Millon Dollar Baby is truly a specia movie. Maybe not quite one in a million, but definitely a rare breed. Hillary Swank, Morgan Freeman, and Clint Eastwood put in epic performances. No phoniness here as it certainly takes a lot of time for Swank's character to get through to crusty old Mr. Eastwood's character. The side stories involving Morgan Freeman and the semi-retarded fighter is quite intriguing as well. Nonetheless, Eastwood at this late stage in his career still has a strong will. Good stuff indeed.
A friend asked me recently if I liked boxing movies, and was surprised when I said yes. But this isn't a boxing movie. It's an ode to Clint Eastwood's self-image. Clint is a great comic actor; he's funny whether he's getting beaten or beating some poor fool to a pulp. In this droning fraud, he does neither. Instead he quotes the poetry of William Butler Yeats. I like poetry and I like boxing, but this is just pretentiousness on the part of an aging actor who has begun to take himself too seriously … more
For some time the strongest problems I've heard from other viewers about Million Dollar Baby is that it's either unrealistic or it's too depressing. Besides whatever wrong technical facts about Maggie's hospital stay I think this is a perfect and realistic story. Yes it was depressing but there are plenty of real people with worse stories that never got anything good in life. Though Maggie had an unfair life she kept a smile on her face and still worked hard to get where she wanted to be. She was … more
I had heard mixed reviews about the movie from sports fans so I held off seeing this film in the movies. I am sorry I waited because it is an excellent film, deserving of all the accolades it received. Hilary Swank, Clint Eastwood, and Morgan Freeman are all excellent and play characters with a lot of depth. The supporting characters are good from the wannabees at Eastwood's gym who spend more time heckling a member named Houston than actually doing any real training, to … more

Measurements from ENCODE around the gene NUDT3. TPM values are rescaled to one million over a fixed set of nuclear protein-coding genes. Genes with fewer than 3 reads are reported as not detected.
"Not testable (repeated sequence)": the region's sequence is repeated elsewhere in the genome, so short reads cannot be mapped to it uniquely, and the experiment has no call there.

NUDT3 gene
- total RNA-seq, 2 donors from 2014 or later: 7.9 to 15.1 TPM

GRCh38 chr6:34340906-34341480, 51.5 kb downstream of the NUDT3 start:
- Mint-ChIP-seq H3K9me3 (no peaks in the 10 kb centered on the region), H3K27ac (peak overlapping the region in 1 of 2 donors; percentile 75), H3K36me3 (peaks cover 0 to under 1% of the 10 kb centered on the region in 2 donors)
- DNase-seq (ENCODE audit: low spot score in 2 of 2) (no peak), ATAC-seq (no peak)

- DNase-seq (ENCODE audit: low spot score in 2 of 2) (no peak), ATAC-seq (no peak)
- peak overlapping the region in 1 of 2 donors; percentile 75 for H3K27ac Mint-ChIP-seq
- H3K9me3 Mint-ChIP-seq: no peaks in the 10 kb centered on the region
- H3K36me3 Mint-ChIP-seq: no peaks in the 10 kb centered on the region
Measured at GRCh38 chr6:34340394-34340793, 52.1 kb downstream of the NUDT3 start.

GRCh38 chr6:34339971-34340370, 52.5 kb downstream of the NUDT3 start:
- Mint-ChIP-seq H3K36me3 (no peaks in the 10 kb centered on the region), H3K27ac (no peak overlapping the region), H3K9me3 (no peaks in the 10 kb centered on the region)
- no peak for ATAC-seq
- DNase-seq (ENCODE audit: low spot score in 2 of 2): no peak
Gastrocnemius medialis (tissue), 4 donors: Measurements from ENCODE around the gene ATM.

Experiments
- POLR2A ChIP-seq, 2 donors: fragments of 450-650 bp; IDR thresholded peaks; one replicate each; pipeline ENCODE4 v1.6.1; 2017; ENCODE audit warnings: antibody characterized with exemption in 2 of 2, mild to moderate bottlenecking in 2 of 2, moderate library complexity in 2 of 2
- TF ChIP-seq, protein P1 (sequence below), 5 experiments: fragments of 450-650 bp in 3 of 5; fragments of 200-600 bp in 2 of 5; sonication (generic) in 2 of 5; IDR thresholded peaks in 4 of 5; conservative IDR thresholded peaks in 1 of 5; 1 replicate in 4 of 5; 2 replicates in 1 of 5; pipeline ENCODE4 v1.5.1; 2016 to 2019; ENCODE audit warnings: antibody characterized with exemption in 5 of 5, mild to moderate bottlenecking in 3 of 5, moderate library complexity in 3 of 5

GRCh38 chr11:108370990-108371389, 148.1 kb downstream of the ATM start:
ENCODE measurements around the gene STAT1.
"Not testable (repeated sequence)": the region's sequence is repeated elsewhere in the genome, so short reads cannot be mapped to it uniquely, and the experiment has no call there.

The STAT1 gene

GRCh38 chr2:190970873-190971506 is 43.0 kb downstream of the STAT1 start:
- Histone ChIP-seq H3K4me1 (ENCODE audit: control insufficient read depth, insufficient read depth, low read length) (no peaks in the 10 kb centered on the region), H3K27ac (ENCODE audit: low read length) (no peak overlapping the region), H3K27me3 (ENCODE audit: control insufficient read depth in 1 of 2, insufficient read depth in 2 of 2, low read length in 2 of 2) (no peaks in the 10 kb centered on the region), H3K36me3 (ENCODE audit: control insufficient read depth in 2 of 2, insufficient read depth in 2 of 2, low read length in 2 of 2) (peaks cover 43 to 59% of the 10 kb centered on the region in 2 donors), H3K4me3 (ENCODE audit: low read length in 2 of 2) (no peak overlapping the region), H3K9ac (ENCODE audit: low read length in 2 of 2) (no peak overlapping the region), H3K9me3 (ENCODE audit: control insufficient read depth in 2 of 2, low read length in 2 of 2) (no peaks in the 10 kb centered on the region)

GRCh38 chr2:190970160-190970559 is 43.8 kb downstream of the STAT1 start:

Clint Eastwood's 25th film as a director,Million Dollar Babystands proudly withUnforgivenandMystic Riveras the masterwork of a great American filmmaker. In an age of bloated spectacle and computer-generated effects extravaganzas, Eastwood turns an elegant screenplay by Paul Haggis (adapted from the bookRope Burns: Stories From the Cornerby F.X. Toole, a pseudonym for veteran boxing manager Jerry Boyd) into a simple, humanitarian example of classical filmmaking, as deeply felt in its heart-wrenching emotions as it is streamlined in its character-driven storytelling. In the course of developing powerful bonds between "white-trash" Missouri waitress and aspiring boxer Maggie Fitzgerald (Hilary Swank), her grizzled, reluctant trainer Frankie Dunn (Eastwood), and Frankie's best friend and training-gym partner Eddie "Scrap-Iron" Dupris (Morgan Freeman), 74-year-old Eastwood mines gold from each and every character, resulting in stellar work from his well-chosen cast. Containing deep reserves of love, loss, and the universal desire for something better in hard-scrabble lives,Million Dollar Babyemerged, quietly and gracefully, as one of the most acclaimed films of 2004, released just in time to earn an abundance of year-end accolades, all of them well-deserved.--Jeff Shannon